UVM Health Networks seeks to increase commercial insurance prices by 7%



A hospital bill from the UVM medical center. Photo by Mike Dougherty / VTDigger

The state’s largest healthcare provider is asking regulators to let it increase prices for commercial insurers by an average of 7% next year.

The University of Vermont Health Network on Thursday submitted to the Green Mountain Care Board a combined $ 2 billion spending plan for its three hospitals in Burlington, Berlin and Middlebury. (The network also includes three hospitals in upstate New York, but they operate outside of the council’s jurisdiction.) A crucial part of his proposal: How much he would like to increase his prices by.

Overall, the network wants to increase net patient income by 6% next year. But that figure assumes that Medicaid will keep its reimbursement rates stable and that Medicare will only go up to a 2.5% increase. To compensate for what government payers won’t pay, the network says it needs to increase private insurers’ rates by about 7%. About half of all Vermonters get their health care coverage through commercial carriers.

“We are continuing the long-term work to cautiously exit the Covid-19 pandemic, a process that will take years,” said John Brumsted, CEO of the network, in a statement. “Through careful and deliberate management of expenses, we aim to reduce costs while ensuring that we move forward with the high quality care and services our patients need and deserve.”

The higher figure of 7% is also an aggregate of the increase in commercial tariffs proposed by each hospital. The University of Vermont Medical Center is asking for a 7.05% increase. The Central Vermont Medical Center in Berlin wants a 7.41% increase. Porter Medical Center in Middlebury wants a 5.86% increase.

According to officials, labor costs continue to be the primary cost drivers for the network, followed by rising pharmaceutical prices.

“Like last year, our spending on labor and pharmaceuticals are not factors unique to Vermont – they are regional and national challenges, and are largely beyond the control of the UVM Health Network or the council. administration, ”hospital officials wrote in their budget summary to regulators.

July 1 is the deadline for the state’s 14 hospitals to submit their budget proposals to the board, although details of other providers are not yet public. The council will first review hospital budgets on July 28 and schedule public hearings through August. A final decision by regulators must be made by October 1, the start of the federal fiscal year.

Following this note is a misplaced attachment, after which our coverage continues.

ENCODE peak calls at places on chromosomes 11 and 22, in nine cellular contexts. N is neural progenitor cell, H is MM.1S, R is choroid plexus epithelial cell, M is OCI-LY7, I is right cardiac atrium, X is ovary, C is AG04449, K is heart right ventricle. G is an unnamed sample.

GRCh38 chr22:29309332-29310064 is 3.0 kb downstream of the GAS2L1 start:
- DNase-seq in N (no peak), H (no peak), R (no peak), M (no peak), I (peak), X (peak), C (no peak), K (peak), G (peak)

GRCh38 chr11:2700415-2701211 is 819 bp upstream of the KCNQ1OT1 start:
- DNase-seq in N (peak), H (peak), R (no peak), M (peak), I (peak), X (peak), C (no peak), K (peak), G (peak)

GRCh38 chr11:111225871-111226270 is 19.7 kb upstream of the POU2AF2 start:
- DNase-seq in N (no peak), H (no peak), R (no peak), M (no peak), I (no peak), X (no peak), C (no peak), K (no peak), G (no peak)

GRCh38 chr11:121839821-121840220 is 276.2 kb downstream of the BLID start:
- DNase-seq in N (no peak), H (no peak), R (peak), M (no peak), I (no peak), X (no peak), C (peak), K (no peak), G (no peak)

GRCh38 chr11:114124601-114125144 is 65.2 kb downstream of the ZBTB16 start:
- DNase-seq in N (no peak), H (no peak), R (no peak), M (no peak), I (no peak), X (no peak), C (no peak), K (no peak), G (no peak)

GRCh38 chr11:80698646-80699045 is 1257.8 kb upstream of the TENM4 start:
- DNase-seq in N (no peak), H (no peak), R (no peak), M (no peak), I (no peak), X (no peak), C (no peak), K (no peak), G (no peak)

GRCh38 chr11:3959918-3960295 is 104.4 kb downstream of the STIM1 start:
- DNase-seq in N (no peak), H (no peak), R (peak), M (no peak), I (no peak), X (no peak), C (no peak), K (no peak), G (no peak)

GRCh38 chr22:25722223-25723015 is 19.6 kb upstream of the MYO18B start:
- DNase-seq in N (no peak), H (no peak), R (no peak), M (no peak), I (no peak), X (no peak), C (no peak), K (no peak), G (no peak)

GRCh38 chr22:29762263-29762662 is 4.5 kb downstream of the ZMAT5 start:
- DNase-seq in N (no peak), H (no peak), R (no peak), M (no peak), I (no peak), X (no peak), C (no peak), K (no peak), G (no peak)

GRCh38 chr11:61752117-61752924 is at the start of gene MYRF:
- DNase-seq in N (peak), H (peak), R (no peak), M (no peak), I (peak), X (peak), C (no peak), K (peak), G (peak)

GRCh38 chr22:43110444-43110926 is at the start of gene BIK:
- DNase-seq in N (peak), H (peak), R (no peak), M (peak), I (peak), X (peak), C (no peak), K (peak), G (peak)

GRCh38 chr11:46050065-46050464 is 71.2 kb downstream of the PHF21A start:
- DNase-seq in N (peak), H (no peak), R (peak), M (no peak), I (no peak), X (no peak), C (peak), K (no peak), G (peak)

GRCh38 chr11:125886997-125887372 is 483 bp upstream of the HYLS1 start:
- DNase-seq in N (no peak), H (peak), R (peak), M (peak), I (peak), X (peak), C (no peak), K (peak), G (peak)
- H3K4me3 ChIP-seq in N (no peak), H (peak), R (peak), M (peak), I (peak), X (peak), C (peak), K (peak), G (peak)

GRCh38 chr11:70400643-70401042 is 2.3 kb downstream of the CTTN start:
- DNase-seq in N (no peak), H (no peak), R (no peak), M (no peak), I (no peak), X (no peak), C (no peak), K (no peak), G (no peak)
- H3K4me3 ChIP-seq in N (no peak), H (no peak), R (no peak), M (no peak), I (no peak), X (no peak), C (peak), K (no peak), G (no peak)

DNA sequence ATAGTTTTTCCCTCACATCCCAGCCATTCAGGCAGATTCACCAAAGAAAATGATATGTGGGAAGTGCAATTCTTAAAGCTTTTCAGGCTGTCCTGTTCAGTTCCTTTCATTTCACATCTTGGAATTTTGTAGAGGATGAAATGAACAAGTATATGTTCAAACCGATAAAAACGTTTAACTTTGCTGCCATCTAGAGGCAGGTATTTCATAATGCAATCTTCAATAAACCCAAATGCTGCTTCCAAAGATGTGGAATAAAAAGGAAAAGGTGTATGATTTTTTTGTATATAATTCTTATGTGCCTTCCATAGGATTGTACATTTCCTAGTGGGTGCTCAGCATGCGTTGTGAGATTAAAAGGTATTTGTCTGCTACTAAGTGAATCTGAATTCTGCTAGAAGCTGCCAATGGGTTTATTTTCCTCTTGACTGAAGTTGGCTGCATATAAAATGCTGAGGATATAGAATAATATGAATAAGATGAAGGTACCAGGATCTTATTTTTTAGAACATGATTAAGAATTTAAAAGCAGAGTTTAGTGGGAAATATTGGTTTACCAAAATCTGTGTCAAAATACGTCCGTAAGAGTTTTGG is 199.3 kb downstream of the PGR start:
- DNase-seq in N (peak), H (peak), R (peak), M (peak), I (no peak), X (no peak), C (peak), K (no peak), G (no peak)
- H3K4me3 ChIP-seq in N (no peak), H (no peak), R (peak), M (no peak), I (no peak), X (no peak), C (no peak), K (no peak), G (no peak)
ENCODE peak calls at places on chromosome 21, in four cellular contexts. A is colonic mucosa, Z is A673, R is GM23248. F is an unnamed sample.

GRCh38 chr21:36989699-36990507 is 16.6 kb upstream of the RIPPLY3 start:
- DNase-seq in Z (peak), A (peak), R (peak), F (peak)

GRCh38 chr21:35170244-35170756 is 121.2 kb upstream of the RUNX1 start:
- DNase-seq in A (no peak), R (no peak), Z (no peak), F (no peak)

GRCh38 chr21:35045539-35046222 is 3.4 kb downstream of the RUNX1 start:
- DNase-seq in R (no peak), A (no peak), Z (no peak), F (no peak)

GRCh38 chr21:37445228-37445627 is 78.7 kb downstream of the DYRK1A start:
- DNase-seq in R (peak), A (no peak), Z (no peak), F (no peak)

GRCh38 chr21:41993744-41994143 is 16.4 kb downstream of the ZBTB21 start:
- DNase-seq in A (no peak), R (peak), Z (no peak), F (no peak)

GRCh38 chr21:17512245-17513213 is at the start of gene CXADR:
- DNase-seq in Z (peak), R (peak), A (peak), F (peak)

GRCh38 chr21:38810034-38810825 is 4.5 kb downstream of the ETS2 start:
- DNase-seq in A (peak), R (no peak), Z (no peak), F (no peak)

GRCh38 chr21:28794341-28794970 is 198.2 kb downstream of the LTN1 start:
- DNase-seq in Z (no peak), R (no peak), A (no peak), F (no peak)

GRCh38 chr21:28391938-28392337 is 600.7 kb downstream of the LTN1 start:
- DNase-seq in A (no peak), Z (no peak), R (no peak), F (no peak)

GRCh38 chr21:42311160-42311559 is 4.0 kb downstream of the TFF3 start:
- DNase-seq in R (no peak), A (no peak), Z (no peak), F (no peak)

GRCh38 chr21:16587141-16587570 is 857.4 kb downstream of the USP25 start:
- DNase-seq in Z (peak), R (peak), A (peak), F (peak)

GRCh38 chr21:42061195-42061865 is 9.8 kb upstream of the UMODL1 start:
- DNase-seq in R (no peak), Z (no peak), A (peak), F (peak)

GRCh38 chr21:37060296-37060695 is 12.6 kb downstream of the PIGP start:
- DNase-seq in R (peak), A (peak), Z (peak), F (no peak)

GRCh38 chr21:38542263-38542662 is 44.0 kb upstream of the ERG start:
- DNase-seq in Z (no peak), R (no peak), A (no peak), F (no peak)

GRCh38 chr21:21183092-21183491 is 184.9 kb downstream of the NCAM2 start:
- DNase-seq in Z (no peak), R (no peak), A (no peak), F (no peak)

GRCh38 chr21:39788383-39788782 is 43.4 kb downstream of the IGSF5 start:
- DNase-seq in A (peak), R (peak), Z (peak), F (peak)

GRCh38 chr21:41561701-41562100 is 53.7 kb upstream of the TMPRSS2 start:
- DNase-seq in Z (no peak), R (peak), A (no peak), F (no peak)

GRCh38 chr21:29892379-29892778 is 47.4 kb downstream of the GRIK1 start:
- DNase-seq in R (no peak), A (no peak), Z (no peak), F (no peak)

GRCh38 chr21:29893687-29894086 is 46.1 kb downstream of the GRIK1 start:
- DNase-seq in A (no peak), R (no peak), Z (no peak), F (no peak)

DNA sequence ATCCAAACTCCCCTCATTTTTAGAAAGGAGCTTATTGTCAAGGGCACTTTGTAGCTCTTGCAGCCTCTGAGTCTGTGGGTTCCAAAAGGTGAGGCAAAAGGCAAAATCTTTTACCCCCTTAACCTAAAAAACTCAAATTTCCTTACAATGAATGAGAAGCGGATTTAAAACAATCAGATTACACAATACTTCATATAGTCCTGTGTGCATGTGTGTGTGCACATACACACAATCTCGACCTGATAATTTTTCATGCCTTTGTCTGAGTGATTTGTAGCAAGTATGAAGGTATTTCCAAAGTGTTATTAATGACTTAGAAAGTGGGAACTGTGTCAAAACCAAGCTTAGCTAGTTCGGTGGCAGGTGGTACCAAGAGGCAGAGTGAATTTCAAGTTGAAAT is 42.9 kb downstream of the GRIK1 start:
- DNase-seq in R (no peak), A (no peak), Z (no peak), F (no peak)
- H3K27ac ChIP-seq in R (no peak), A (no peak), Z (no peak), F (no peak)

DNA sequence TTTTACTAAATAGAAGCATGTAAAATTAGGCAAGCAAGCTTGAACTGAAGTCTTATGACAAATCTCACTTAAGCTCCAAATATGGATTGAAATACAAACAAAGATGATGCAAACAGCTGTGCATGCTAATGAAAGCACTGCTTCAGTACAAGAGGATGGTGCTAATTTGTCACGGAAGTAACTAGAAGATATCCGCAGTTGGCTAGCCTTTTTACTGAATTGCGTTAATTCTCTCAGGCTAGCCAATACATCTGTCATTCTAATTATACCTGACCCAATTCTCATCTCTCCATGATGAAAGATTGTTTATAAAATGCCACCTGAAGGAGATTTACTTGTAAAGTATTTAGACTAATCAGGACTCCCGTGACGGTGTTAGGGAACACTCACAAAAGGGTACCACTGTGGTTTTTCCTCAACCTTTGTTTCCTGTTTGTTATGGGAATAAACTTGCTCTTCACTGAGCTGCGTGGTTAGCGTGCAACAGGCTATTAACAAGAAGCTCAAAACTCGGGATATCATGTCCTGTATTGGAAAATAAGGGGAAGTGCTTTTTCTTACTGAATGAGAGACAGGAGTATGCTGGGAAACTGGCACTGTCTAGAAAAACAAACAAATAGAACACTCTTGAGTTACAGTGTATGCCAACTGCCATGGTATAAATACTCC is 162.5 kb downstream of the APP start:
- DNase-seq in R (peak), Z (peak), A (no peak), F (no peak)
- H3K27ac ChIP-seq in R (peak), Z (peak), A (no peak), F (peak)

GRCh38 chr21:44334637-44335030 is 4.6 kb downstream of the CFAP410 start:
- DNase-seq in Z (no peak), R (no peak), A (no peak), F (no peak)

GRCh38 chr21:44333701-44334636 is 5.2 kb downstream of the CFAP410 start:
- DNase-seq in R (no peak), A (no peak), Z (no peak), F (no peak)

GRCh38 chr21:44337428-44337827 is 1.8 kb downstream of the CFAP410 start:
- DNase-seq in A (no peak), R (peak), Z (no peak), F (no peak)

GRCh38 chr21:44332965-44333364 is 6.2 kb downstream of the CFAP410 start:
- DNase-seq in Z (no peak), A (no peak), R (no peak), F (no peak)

The process for approving the hospital’s budget last year was controversial. A showdown between regulators and providers ultimately ended with the Care Board giving in to demands from hospitals, although regulators said they had not done so so as not to jeopardize federal Covid-19 relief funds .

Mike Fisher, the state’s healthcare advocate, said he had not yet had time to review the UVM’s budget proposal in its entirety and that his staff would review it in the future. weeks ahead to speak to the board later this month. But he warned that the cost of ever-increasing hospital budgets would eventually be borne by everyday consumers.

“Hospital business increases directly lead to increases in premiums and out-of-pocket expenses, and many Vermonters are already overpriced,” he said.

Health insurers, meanwhile, submitted their proposed rates for next year to regulators in May. The requests were a mixed bag. Blue Cross Blue Shield of Vermont, the state’s largest insurer, has called for an 8% drop in health insurance rates for small businesses and nonprofits – a first for the company. MVP Health Care, on the other hand, asked for a 5% increase. Both insurers have requested much larger hikes for plans offered through Vermont Health Connect, although federal dollars may offset the cost.

Public hearings on insurance rates are programmed for July 19, 21 and 22. A council decision is expected on August 5.

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